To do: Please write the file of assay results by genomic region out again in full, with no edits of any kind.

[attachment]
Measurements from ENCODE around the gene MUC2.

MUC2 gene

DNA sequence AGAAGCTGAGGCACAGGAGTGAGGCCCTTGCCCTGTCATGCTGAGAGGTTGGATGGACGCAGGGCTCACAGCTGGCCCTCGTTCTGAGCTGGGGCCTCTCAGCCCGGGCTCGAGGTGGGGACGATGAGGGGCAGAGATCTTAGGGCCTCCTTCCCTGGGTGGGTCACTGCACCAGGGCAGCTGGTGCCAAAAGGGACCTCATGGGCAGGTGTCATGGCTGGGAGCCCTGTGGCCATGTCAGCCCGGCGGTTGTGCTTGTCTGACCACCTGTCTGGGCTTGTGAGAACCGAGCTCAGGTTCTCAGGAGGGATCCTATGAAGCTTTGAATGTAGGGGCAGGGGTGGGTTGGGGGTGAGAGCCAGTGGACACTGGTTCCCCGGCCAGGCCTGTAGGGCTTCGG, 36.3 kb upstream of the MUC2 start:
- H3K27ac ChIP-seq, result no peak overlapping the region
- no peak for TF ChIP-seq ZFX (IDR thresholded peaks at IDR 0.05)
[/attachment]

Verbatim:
Measurements from ENCODE around the gene MUC2.

MUC2 gene

DNA sequence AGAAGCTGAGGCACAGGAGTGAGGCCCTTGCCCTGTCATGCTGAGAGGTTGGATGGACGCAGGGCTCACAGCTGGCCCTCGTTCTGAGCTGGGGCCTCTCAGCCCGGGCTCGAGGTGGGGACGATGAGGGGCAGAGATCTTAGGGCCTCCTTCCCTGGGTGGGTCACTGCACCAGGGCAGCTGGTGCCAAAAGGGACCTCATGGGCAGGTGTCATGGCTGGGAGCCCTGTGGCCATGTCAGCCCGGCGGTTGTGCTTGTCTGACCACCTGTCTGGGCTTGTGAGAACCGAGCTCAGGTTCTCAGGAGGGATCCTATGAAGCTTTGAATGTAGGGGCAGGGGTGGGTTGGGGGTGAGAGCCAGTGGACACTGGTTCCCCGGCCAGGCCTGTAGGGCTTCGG, 36.3 kb upstream of the MUC2 start:
- H3K27ac ChIP-seq, result no peak overlapping the region
- no peak for TF ChIP-seq ZFX (IDR thresholded peaks at IDR 0.05)